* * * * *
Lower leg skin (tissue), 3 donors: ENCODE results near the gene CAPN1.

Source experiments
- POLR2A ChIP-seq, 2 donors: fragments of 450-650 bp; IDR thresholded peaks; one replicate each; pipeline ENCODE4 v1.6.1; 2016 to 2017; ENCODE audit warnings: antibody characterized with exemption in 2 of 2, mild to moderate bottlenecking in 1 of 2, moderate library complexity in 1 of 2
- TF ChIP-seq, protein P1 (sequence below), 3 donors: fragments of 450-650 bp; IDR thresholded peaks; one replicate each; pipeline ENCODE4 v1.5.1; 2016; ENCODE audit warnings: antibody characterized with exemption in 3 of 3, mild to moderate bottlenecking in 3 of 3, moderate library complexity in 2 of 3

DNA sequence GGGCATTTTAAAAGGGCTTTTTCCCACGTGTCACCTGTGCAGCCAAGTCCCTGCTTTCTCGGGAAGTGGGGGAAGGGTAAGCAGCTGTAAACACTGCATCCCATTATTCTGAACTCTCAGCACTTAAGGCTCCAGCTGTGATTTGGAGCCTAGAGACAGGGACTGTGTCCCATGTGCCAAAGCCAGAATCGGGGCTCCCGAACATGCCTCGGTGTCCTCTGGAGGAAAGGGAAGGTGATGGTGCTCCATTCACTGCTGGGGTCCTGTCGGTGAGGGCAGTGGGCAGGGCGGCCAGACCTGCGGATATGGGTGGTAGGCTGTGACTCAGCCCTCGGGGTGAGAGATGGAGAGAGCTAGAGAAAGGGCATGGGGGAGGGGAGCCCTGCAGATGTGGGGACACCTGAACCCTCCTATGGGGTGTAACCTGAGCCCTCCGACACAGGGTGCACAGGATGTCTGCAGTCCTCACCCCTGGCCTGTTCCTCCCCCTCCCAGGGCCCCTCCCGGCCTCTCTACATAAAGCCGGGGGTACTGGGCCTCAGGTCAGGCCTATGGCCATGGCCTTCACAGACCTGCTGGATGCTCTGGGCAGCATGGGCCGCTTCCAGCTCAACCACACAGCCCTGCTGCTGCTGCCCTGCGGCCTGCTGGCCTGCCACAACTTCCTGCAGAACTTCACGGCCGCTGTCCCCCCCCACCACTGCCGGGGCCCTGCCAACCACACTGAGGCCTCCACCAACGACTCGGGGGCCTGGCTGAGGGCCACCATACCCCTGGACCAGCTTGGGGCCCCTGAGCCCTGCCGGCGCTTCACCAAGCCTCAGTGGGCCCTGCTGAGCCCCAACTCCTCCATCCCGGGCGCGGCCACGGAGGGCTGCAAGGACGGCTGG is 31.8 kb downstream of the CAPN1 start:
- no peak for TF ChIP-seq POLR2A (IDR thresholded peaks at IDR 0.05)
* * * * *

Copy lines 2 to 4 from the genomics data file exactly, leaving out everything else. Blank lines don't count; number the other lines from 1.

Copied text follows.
Source experiments
- POLR2A ChIP-seq, 2 donors: fragments of 450-650 bp; IDR thresholded peaks; one replicate each; pipeline ENCODE4 v1.6.1; 2016 to 2017; ENCODE audit warnings: antibody characterized with exemption in 2 of 2, mild to moderate bottlenecking in 1 of 2, moderate library complexity in 1 of 2
- TF ChIP-seq, protein P1 (sequence below), 3 donors: fragments of 450-650 bp; IDR thresholded peaks; one replicate each; pipeline ENCODE4 v1.5.1; 2016; ENCODE audit warnings: antibody characterized with exemption in 3 of 3, mild to moderate bottlenecking in 3 of 3, moderate library complexity in 2 of 3